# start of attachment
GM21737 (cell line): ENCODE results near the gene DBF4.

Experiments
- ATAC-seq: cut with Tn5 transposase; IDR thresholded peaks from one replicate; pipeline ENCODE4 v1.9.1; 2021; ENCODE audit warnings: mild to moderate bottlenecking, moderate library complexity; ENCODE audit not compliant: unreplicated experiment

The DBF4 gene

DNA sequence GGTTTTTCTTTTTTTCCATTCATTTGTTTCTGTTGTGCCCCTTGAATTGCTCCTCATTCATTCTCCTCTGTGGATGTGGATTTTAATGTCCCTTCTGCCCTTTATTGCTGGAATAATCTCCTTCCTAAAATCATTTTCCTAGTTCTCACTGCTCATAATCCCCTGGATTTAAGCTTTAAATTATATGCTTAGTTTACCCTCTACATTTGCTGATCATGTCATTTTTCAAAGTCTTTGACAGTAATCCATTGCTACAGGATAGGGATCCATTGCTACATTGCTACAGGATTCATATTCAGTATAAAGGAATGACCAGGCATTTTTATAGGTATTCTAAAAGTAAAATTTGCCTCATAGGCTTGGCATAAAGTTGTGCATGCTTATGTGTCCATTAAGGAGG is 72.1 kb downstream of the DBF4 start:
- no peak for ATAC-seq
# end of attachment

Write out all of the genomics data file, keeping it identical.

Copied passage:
GM21737 (cell line): ENCODE results near the gene DBF4.

Experiments
- ATAC-seq: cut with Tn5 transposase; IDR thresholded peaks from one replicate; pipeline ENCODE4 v1.9.1; 2021; ENCODE audit warnings: mild to moderate bottlenecking, moderate library complexity; ENCODE audit not compliant: unreplicated experiment

The DBF4 gene

DNA sequence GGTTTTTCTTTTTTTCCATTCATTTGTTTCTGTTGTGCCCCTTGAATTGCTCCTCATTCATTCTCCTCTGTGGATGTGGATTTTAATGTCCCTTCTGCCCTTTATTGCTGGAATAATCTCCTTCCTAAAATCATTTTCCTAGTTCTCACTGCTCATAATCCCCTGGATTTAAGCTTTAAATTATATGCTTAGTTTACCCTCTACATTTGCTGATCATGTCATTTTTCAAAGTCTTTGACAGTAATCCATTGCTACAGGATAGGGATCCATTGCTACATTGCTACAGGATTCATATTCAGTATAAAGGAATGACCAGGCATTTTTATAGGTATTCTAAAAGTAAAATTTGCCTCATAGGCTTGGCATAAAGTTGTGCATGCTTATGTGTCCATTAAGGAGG is 72.1 kb downstream of the DBF4 start:
- no peak for ATAC-seq